13 posts from March, 2012

A Day in the Life of PatientsLikeMe Office Manager Alison Dutton

Posted March 22nd, 2012 by

What’s it like to work at PatientsLikeMe?  We are continuing to reveal just that with our monthly blog series “A Day in the Life,” which features various employees from different departments.  So far, we’ve featured people like User Experience Engineer Cris Necochea and Research Assistant Shivani Bhargava.  Today, we share our interview with Office Manager Alison Dutton, who’s been keeping things running smoothly – and hilariously – for the past two years.  Find out what we learned from Alison about life at the epicenter of a startup.

alison-photo-2

1.  What’s it like being the Office Manager of a growing startup?

I have heard this particular question many times before and each time I give a different answer – all depending, of course, on how the previous day has ended. It can be incredibly exhilarating and at the same time exhausting mentally as well as physically. The important thing to note is that it’s never, ever dull.

Although this can be said for most positions in a startup, for me, I relish the spontaneity and craziness that ensues on a daily basis. I have had experiences with established companies that had more of a corporate culture. It is Groundhog Day all over again. Since I have a few startups under my belt, I am familiar with the energy, which is so addictive.  Everyone should try it once in their lifetime.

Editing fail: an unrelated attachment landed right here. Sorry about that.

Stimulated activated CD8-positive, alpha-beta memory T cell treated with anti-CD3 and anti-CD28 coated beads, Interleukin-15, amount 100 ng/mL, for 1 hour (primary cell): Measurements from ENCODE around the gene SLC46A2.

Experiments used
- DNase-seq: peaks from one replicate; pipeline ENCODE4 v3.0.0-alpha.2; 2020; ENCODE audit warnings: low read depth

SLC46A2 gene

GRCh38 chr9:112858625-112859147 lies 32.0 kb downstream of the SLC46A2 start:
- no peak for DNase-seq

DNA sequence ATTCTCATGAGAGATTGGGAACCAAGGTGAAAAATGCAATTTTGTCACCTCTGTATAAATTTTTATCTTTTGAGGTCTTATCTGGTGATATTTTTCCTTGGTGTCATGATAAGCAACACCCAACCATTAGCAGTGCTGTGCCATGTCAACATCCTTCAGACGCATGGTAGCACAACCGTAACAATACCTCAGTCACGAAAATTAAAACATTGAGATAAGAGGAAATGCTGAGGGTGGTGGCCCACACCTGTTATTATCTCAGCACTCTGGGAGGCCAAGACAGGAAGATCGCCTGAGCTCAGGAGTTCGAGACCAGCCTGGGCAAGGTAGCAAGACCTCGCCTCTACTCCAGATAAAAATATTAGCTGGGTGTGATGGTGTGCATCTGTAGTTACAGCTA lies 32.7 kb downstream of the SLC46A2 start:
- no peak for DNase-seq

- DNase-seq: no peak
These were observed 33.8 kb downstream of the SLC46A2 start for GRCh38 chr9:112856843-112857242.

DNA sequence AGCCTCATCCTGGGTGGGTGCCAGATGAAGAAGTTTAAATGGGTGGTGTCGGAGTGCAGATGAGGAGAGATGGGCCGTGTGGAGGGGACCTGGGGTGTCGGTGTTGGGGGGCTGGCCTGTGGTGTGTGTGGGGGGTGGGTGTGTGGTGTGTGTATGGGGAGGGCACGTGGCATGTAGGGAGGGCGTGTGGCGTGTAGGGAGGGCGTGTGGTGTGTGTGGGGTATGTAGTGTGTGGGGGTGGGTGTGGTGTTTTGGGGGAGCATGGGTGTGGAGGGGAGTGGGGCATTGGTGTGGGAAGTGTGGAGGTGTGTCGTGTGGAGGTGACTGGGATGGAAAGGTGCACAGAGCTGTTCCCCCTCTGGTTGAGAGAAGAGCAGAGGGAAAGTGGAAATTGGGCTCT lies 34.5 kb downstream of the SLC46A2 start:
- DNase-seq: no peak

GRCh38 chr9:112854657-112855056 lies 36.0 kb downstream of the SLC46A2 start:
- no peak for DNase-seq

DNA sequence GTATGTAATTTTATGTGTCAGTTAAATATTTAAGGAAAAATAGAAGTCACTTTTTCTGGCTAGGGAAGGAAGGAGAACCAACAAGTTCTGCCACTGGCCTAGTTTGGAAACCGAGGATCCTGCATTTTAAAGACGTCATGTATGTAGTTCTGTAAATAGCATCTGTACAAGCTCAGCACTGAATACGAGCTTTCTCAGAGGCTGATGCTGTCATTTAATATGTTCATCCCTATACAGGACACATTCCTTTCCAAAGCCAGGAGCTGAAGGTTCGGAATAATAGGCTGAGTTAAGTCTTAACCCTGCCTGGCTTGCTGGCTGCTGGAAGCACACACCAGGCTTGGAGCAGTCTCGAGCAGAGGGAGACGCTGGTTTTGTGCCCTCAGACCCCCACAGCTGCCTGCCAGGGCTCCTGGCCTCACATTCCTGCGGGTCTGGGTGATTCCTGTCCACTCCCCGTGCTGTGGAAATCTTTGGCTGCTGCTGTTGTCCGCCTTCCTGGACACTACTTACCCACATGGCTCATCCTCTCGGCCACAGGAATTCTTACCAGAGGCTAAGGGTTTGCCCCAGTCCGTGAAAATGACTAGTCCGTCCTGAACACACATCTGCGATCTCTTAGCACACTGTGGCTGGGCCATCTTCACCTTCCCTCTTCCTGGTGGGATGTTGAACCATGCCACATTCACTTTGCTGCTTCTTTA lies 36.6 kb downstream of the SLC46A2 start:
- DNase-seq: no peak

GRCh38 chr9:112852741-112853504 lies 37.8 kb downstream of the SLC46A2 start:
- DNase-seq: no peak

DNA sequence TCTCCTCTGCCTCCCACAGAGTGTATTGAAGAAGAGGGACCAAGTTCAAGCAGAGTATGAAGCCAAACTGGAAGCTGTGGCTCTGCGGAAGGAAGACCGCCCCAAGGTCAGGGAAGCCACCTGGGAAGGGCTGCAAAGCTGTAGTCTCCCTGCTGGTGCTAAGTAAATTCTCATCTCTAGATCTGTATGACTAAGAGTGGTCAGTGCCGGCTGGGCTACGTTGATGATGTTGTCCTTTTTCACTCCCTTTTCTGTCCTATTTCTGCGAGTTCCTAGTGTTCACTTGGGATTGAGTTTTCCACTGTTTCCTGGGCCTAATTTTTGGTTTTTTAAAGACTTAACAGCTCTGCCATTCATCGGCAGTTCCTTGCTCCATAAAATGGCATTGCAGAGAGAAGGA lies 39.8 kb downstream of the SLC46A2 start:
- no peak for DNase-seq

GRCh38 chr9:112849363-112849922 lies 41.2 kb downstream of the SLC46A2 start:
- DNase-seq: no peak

2.  You have such a great sense of humor.  Is that a requirement in your position?

The humor isn’t just a prerequisite for the job but also for life in general. I grew up the only girl in a household of boys, so I probably had to develop a sense of humor and thick skin a little quicker than most. As far as it coming in handy for my job – things change quickly in a startup environment and specifically with a job like mine, where one day you’re preparing for a board meeting and the next day you’re planning a company field trip to the local pub. You must be able to roll with it and maintain a smile throughout.

I find that being able to laugh at life – and at myself – helps me make the most of every day, whether I’m having a good one or a bad one. It also helps others relax when things get tense. It’s helpful that I tend to see things in a more positive light. After reading some of the patient profiles on our site, it reminds me of how lucky I am. I can stub my toe 10 times during the day and at the same time realize that I am wickedly overdrawn on my bank account and still laugh at myself.

What it boils down to is appreciating what you have – I am so dang lucky to come to work every day and be with the most remarkable people I have ever known.

3.  Give us a slice of life at the office.  What’s a typical day like for you?

I can always try to schedule my day, but it never truly goes according to plan. Today started with a call from someone trying to find our offices – she was driving from Logan Airport and had no experience with Boston drivers. She did eventually make it, although a little beaten up.

Learn More About the PatientsLikeMeInMotion Sponsorship Program for Disease-Related Run/Walk Fundraising Events

The remainder of the day would probably go something like this…first, check in with our amazing 3-Star and PatientsLikeMeInMotion programs for members. While monitoring that, start in on another job, which may entail booking travel for 3-5 employees, setting up a new employee or managing a build out (we have expanded our offices a couple of times). All the while I am answering random but important questions from employees.